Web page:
2 Canadian CED NetworkNational, member-driven organization. CCEDNet promotes CED as an economic development model that integrates social, economic and environmental goals.
3 Membership Several thousand networked organizations, including: Community based organisations involved in social and economic development: urban, rural, Aboriginal, NorthernOther sectors: municipalities, co-operatives, social enterprises, credit unions, universities, foundations etc
4 WHAT WE DO:Capacity-building, information sharing, and networking.Research and development re: new models, tools and strategiesEvidence-based policy developmentPromote community economic development as an alternative model to respond to social, economic and environmental challenges
5 Canadian CED Network Regional Networks National Office in Ottawa, Regional Offices in Victoria, Winnipeg, Toronto, CharlottetownRegional NetworksProvide information, news, learning events, capacity building and policy
6 What is Community Economic Development? Action by people locally to create economic opportunities and enhance the social and environmental conditions of their communities,particularly with those most marginalised, on a sustainable and inclusive basis.
7 Community Resources for Community Benefit CED, a multi-faceted approach, conceived and directed locally, for revitalizing and renewing economies by managing and strengthening community resources for community benefit.
8 Building Local Economies CED, an alternative to conventional approaches to economic development, is founded on the belief that problems facing communities – unemployment, poverty, job loss, environmental degradation and loss of community control – can best be addressed by a community-led, grassroots, integrated approach.
9 Building a Social Economy Building on assets which the community already possessSocial and human capitalTraditional practicesCultural diversityCommunity learning networksLocal environmental knowledgeCreativity and entrepreneurial spiritGrowing collectively owned enterprises for community benefitSocial assets (housing, child care, etc.)Social enterprises including cooperativesCommunity investment funds (capital)Capacity building and community empowermentIntegrated social and economic planningInvesting in human, social, cultural, financial and natural capital of communities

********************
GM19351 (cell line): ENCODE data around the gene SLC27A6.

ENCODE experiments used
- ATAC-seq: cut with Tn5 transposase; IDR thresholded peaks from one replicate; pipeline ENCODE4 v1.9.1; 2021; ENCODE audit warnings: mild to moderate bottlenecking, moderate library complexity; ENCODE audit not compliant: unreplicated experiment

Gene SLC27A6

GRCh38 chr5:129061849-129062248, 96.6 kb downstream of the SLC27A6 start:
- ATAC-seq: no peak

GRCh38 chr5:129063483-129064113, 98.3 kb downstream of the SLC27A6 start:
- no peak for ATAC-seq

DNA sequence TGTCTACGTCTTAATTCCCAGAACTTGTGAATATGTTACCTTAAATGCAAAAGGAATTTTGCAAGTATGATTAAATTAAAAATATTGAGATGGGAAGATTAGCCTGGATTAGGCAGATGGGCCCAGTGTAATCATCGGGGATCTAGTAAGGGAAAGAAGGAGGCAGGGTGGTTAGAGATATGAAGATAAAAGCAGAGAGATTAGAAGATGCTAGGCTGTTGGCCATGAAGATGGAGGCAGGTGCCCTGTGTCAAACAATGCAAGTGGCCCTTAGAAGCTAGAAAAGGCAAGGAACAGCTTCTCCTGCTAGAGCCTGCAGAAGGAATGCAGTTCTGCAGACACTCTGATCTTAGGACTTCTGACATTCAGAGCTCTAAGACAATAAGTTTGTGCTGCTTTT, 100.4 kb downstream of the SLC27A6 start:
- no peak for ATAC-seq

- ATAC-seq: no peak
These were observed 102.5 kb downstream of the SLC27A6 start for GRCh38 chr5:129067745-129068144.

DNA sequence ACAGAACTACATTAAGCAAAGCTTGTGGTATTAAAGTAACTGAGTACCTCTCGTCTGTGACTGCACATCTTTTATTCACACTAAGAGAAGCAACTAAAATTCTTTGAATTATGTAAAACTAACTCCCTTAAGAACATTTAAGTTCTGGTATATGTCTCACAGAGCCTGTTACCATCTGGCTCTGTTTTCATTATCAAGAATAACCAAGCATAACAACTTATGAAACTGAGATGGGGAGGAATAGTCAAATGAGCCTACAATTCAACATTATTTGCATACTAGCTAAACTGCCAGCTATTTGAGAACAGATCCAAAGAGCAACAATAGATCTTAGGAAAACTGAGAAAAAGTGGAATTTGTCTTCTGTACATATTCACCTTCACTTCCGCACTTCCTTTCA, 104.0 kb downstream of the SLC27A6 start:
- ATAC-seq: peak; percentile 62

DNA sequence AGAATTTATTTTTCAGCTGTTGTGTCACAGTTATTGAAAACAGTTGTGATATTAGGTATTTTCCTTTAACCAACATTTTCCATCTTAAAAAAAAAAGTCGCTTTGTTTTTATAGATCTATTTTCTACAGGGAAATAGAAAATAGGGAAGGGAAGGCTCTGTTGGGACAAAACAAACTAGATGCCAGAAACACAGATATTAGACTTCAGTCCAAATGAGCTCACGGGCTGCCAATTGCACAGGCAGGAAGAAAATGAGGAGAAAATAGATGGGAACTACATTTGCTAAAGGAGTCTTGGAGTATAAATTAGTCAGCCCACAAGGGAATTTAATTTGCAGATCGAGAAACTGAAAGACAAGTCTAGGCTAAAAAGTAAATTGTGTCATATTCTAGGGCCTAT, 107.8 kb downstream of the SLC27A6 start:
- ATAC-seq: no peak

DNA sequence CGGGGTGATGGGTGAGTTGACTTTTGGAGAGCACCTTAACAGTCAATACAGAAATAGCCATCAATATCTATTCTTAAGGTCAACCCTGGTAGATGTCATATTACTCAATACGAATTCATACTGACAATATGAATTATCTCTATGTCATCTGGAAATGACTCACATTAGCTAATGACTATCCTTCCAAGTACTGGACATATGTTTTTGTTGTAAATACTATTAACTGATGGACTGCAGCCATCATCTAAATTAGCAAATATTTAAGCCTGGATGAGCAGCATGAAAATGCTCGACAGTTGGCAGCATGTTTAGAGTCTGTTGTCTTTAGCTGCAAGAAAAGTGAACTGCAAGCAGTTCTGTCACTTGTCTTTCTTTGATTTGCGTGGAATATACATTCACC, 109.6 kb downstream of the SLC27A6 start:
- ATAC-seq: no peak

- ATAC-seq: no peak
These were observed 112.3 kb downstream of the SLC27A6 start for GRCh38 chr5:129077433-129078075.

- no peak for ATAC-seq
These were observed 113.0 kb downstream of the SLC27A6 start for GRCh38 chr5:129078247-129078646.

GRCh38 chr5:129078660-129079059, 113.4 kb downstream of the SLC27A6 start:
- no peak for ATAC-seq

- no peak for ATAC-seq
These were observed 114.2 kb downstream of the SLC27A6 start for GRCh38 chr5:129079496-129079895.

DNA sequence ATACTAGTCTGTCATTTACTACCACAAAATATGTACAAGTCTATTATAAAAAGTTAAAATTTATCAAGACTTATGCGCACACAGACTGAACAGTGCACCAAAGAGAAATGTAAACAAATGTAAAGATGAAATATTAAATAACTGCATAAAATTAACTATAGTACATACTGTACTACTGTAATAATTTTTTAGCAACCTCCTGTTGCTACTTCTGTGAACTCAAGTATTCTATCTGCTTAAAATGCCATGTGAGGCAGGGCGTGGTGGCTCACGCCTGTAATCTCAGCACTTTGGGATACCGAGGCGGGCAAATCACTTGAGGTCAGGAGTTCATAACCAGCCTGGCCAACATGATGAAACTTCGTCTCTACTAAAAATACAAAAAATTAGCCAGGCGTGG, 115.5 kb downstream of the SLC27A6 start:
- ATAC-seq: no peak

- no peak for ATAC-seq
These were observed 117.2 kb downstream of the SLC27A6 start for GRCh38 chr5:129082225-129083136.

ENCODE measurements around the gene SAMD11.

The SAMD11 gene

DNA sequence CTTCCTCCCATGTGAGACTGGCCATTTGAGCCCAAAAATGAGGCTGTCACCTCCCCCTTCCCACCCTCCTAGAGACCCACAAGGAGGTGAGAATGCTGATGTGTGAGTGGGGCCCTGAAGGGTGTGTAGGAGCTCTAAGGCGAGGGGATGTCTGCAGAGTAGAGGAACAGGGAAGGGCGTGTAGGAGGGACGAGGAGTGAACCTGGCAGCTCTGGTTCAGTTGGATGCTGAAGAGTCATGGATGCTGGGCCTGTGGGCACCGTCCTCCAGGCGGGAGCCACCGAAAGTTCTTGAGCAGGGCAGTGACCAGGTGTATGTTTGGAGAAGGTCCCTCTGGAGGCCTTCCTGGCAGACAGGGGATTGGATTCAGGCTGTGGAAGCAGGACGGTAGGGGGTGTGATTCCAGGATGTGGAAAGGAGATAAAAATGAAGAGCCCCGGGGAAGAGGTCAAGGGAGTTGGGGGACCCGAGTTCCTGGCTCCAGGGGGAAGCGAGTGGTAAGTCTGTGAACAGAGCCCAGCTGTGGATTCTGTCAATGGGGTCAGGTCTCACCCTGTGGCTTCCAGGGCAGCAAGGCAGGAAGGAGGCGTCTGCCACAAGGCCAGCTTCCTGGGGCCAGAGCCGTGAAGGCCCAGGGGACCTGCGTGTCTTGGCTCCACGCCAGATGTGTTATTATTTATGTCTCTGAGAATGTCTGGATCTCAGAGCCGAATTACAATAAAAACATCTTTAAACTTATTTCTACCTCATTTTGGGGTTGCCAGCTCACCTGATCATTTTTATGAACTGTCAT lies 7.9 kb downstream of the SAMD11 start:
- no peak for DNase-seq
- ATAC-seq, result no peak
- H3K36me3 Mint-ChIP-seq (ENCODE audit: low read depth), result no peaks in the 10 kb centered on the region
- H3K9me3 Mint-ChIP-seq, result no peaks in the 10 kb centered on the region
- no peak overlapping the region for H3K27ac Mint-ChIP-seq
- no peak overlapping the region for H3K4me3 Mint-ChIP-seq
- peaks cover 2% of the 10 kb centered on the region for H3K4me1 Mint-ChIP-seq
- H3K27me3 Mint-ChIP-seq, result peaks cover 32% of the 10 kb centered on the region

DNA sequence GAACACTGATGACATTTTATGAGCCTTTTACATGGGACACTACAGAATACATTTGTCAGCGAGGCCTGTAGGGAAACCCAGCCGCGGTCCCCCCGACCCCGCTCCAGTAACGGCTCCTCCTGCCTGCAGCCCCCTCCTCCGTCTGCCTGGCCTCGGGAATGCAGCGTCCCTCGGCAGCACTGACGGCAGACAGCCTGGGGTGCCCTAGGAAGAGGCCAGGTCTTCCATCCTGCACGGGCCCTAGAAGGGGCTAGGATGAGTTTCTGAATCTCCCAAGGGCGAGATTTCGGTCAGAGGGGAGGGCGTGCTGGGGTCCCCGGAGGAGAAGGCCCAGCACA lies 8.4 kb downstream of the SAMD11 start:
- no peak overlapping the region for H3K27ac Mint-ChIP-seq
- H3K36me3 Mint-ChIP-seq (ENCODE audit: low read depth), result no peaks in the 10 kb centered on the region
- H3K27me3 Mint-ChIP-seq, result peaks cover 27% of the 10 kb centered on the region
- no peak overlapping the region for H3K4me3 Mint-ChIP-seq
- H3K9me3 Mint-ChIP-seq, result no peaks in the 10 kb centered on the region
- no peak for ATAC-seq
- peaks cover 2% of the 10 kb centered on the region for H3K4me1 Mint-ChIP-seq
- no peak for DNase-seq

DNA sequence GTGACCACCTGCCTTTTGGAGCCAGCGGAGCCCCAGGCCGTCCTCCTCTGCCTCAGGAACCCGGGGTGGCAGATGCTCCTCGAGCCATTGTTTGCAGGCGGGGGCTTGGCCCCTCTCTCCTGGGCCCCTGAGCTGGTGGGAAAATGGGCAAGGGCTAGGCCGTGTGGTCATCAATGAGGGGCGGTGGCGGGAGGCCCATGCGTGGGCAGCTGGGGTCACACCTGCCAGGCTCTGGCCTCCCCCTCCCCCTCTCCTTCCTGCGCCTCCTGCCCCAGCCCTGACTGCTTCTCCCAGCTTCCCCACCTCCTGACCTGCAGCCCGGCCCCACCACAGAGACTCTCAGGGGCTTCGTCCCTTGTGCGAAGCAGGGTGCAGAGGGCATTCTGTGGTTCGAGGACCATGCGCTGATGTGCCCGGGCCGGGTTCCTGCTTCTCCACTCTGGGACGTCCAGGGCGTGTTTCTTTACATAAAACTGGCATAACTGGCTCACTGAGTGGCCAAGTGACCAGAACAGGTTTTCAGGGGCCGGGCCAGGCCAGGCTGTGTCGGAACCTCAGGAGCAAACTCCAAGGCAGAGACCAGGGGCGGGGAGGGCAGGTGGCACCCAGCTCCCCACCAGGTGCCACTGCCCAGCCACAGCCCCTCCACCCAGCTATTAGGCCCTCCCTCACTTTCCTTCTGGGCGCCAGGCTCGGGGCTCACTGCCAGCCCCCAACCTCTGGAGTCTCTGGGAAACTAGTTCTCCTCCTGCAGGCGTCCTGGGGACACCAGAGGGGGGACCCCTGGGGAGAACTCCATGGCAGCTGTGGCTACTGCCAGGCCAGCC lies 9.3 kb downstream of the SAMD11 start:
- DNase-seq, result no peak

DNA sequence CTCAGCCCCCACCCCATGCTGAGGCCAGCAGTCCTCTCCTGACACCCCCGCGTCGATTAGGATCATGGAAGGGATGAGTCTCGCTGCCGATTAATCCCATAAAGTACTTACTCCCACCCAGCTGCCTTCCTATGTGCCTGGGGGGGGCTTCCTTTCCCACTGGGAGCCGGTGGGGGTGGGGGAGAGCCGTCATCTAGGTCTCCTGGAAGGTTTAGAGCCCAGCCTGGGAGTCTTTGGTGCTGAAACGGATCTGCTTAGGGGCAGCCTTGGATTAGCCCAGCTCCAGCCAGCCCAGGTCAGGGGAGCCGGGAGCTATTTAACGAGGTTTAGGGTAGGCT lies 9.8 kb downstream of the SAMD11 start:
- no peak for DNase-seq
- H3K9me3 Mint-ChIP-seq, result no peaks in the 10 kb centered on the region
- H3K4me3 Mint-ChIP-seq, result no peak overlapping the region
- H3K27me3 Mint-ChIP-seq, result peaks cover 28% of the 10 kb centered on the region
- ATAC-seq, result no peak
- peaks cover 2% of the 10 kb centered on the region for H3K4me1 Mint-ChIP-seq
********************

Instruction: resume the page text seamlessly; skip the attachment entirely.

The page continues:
10 Why CED ?Despite high overall national prosperity indicators, there are still declining social and economic conditions in some urban and rural communities.Growing and inter-related concentration of social and economic disadvantage in communities/regions.Regional/local inequality has major aggregate impact on national productivity and wellbeingOther jurisdictions regard this as number one priority for social/economic policyCED models generating real social and economic outcomes – IT WORKS !
11 Government SupportFederal Social Economy Initiative – now cancelled except for research program.Quebec:CED organizations created partnerships with co-operative, social movement, labour and credit union organizations to create a common agenda and network (Le Chantier de l’économie sociale).Generated over $10 m in a capital investment funds for social enterprises and social economy.
12 Government Support Manitoba CED priority of provincial government – cabinet committee, long term funding , tax creditsNova ScotiaCommunity and Regional Development Act, Tax credits for cooperative and community enterprisesDevolved authority to communities for regional social and economic developmentNunavutComprehensive CED policy framework
13 Example 1 Greater Trail Community Skills Centre Social Enterprise distributes newspapers etc. for regionProvides life skills and employability training to unemployed youthJobs running the enterprisePromoting youth retention in regionSurpluses re-invested in youth and community development prioritiesEmployment Development specific to local business and industry needs
14 Example 2 Revelstoke Enterprise Centre Community Development Action Plan engaging all sectors of the communityEnterprise Centre run jointly by Municipal, economic and social organizationsSix key ingredients: Human Development (Learning Centre); Planning and Research; Infrastructure; Loan Funds; Equity: Promotion and Brokering.Community Forest Corporation, Community Foundation ($600k in capital)